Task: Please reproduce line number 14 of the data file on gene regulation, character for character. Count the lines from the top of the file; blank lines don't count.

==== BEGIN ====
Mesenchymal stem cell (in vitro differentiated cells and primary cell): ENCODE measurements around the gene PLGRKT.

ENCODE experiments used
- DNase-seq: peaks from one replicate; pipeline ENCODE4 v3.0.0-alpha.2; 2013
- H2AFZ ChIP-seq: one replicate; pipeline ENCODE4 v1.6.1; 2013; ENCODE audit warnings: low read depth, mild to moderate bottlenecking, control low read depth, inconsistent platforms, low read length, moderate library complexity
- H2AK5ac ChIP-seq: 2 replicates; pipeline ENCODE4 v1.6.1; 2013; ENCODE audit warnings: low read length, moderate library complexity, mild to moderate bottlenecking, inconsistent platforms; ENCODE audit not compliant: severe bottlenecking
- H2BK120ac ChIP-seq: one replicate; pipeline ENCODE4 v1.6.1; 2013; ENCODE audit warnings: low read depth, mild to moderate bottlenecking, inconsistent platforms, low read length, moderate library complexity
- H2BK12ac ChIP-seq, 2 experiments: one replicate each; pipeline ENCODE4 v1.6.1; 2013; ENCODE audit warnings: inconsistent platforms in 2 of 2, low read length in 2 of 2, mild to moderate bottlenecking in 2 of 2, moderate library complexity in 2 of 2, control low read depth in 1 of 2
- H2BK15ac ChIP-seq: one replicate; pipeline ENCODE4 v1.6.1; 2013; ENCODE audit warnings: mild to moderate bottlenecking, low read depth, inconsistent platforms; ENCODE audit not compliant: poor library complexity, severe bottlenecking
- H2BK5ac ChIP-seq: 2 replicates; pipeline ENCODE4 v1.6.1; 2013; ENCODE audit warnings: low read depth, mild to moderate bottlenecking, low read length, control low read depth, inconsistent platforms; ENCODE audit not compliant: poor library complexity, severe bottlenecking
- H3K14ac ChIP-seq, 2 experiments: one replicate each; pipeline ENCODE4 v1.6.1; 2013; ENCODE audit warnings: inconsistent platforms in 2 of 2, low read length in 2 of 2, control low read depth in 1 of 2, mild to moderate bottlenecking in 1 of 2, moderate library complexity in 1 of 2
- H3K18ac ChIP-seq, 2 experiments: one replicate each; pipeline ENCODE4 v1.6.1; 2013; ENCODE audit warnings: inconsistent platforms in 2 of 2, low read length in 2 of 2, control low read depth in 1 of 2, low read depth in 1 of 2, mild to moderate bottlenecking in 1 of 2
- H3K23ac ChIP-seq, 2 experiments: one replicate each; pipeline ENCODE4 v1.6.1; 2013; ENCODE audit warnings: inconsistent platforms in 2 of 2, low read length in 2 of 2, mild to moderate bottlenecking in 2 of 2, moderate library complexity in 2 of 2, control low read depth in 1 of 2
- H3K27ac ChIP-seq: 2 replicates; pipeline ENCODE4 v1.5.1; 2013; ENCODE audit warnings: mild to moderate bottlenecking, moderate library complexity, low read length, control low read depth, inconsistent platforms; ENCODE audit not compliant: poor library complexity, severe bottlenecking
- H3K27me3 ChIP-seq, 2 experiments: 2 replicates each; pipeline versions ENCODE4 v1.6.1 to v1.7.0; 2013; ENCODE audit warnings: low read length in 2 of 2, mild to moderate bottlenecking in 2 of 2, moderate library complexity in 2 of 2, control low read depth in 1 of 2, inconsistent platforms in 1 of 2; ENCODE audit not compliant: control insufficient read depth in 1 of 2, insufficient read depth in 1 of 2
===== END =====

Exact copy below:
- H3K27me3 ChIP-seq, 2 experiments: 2 replicates each; pipeline versions ENCODE4 v1.6.1 to v1.7.0; 2013; ENCODE audit warnings: low read length in 2 of 2, mild to moderate bottlenecking in 2 of 2, moderate library complexity in 2 of 2, control low read depth in 1 of 2, inconsistent platforms in 1 of 2; ENCODE audit not compliant: control insufficient read depth in 1 of 2, insufficient read depth in 1 of 2